“Well, it’s a good way to bring summer to an end,” said Alice.
“It does feel as if fall is creeping up on us.”
Alice leaned her head against the back of the swing and sighed. “Can you believe it’s been nearly a year since Father passed away?”
“It does not seem possible.”
“It’s exactly one year on Friday,” Alice said.
“Yes, that is one date I will not forget, but I have never been as good as you with dates.”
“Somehow remembering dates has always been easy for me.” Alice set down her empty glass. “Even as a little girl I knew everyone’s birthday and Mother and Father’s anniversary and all sorts of little things. In the last few years Father often relied on me to be his walking calendar.” She chuckled. “In fact, I just reminded Pastor Thompson that next Sunday is Grandparents Day. I hope he didn’t think I was trying to interfere. Father always liked to give the grandmothers a carnation on that day.”
Louise adjusted her glasses as she counted the stitches on her latest knitting project. “Well, I will probably never be the lucky recipient of a Grandparents Day carnation.”
Just then the youngest sister stepped out with a plate of lemon squares. “What’s this you’re complaining about, Louise?” she asked as she set the china plate on the nearby wicker table, nodding an invitation.
“Not being a grandmother,” Alice answered for Louise as she reached for a sticky yellow bar. “Oh, Jane, these look lovely.”
“I am not complaining,” said Louise as she set aside her knitting in exchange for a lemon square. “I just doubt that Cynthia will ever make me a grandmother. Goodness knows I would be thrilled just to see her married and settled down. But, of course, she is a busy career woman, and I think she is waiting for Mr. Right to come along.”
“What’s wrong with that?” said Jane as she refilled their glasses. “I was older than Cynthia when I married, and sometimes I wish I’d waited a little longer myself.”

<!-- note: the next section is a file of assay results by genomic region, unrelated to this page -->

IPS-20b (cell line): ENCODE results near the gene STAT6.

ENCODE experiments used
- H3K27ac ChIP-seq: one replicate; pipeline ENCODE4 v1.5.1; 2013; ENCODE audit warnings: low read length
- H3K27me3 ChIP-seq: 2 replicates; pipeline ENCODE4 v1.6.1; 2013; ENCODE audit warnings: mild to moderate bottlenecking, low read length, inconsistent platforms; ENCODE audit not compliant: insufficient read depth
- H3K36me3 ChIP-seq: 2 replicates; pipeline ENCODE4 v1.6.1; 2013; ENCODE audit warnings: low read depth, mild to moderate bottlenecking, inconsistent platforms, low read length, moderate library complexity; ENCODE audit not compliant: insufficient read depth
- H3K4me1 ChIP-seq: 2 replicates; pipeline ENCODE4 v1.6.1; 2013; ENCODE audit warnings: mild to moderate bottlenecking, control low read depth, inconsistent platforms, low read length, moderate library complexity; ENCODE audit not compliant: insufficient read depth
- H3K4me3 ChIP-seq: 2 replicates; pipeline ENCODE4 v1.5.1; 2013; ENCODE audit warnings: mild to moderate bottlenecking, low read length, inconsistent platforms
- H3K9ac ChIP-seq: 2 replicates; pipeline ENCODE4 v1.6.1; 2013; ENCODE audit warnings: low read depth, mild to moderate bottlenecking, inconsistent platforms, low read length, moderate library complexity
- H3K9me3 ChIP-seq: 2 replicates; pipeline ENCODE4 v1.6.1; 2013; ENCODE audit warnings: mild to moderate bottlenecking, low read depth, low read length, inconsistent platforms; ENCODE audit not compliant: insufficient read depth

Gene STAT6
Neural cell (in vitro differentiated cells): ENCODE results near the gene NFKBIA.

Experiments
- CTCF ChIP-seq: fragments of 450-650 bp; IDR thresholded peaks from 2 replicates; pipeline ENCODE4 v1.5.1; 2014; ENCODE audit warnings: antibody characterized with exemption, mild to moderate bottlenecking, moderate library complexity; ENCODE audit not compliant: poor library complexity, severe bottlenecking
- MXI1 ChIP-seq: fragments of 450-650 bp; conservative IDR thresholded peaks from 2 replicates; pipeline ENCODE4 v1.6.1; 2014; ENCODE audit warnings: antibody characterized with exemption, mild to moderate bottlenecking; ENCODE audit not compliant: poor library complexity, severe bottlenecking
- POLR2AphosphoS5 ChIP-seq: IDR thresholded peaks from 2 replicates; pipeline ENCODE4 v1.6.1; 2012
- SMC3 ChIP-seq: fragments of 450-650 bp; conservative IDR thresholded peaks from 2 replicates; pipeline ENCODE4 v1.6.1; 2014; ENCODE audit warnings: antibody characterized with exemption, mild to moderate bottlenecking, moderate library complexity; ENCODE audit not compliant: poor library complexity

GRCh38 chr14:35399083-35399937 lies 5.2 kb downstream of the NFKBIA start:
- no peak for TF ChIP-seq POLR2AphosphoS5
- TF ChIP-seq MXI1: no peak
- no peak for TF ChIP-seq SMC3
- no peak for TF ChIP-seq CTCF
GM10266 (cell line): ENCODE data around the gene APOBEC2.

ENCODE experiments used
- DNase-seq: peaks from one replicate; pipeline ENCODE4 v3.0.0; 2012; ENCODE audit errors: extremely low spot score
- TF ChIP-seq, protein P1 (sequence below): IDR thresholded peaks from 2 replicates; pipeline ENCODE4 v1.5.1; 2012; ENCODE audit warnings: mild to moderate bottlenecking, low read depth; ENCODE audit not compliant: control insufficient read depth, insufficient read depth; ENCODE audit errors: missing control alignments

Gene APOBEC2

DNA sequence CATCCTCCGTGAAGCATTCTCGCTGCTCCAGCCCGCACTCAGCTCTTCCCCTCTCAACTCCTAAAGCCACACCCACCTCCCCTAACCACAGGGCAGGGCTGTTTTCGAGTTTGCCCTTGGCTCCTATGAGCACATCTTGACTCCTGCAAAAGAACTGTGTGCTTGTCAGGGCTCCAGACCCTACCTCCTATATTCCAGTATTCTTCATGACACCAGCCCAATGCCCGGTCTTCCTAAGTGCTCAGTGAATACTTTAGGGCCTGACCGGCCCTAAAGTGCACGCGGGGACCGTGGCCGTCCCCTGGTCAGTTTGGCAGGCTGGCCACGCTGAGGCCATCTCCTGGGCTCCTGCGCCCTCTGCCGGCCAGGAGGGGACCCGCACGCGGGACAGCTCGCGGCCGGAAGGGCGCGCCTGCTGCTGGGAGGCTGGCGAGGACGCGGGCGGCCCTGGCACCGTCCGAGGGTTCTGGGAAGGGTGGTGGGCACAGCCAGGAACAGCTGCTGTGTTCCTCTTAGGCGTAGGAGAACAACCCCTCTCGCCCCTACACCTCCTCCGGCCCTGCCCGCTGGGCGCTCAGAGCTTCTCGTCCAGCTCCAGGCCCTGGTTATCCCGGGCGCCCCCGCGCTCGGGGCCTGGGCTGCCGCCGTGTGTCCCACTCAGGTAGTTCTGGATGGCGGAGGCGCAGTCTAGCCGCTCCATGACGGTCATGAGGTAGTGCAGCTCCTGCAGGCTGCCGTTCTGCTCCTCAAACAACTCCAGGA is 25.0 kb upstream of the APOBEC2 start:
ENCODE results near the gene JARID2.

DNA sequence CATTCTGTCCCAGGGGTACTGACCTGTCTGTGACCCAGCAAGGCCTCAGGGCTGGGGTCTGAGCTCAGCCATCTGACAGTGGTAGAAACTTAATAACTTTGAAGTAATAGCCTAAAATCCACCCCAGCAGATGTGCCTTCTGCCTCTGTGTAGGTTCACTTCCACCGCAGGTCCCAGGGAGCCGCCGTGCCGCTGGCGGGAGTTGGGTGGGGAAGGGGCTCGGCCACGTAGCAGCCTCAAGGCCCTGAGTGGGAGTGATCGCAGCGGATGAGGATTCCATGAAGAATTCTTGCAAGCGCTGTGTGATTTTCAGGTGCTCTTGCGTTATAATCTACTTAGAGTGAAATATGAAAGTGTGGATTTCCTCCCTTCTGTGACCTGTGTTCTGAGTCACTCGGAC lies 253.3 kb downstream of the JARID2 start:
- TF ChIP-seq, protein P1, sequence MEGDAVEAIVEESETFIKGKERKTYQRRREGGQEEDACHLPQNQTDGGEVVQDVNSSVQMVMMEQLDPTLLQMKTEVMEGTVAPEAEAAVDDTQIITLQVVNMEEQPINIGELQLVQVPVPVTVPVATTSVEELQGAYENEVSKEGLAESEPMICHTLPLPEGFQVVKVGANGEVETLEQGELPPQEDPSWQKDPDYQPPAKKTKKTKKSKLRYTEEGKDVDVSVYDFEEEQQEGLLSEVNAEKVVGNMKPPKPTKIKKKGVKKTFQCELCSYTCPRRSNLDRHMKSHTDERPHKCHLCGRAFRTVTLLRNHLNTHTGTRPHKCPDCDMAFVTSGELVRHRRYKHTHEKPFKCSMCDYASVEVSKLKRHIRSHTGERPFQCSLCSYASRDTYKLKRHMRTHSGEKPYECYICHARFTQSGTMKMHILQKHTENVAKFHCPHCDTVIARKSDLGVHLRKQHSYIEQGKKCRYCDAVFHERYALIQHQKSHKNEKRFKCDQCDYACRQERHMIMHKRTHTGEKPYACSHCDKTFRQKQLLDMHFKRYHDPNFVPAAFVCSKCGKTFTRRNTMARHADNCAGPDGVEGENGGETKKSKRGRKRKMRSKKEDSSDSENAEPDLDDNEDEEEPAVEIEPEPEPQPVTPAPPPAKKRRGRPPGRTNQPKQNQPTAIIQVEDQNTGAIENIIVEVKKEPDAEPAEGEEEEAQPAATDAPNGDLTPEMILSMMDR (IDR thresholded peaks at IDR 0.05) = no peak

Alice reached over and patted Jane’s hand. “How were you to know things would turn out that way with Justin back then, Jane?”
“That’s true enough,” said Jane. “But being nearly forty and never married, well, I think maybe I just panicked.”
“Panicked?” said Louise with raised brows. “It is hard to imagine your panicking about anything, Jane.”
Jane tossed her oldest sister an indulgent smile. “Oh, sure, I probably come across as in control most of the time, especially if I have a lot of confidence in an area, cooking or gardening, for instance.”
“Or decorating or art,” added Alice.
“But when it comes to romance…” Jane sadly shook her head. “Well, I’m just not too savvy about things of the heart.”
“Maybe it’s a family trait,” suggested Alice. “It’s never been my strongest suit either.”
“Well, speak for yourself,” said Louise. “I think I fared quite well in the love and romance arena. Eliot and I came close to celebrating forty years of blissful marriage before he was called to his eternal reward.”
“Blissful?” Jane’s brow furrowed slightly. “I can remember
a couple of times when you and Eliot weren’t even speaking to each other. How about that Christmas back in 1978 when you showed up here by yourself, and Father had to—”
“Oh, we don’t need to go back there, Jane.” Alice smoothed her hand over Wendell’s furry coat. “Perhaps Louise’s memories have grown sweeter with the passing of time.”
Louise nodded. “Yes, Alice is absolutely right. I probably have forgotten a few unhappy things over the past few years, but for the most part, Eliot and I were quite content together.”
“Isn’t it interesting that of the three Howard women, only one of us had a happy marriage?” Jane asked.
“Father and Mother had a very happy marriage,” said Alice.
“Yes,” agreed Louise. “I never saw any other couple more in love than those two.”
Jane reached for a second lemon square. “Well, I guess I’ll have to take your word for that.”
Alice nodded. “It’s true, Jane. They were completely devoted to each other. How Father grieved for Mother after she died. It was no surprise that he never married again.”
“And, goodness knows, he had his chances,” said Louise.
“That’s right,” said Alice. “There was a time when it seemed like every widow in Acorn Hill was chasing him.”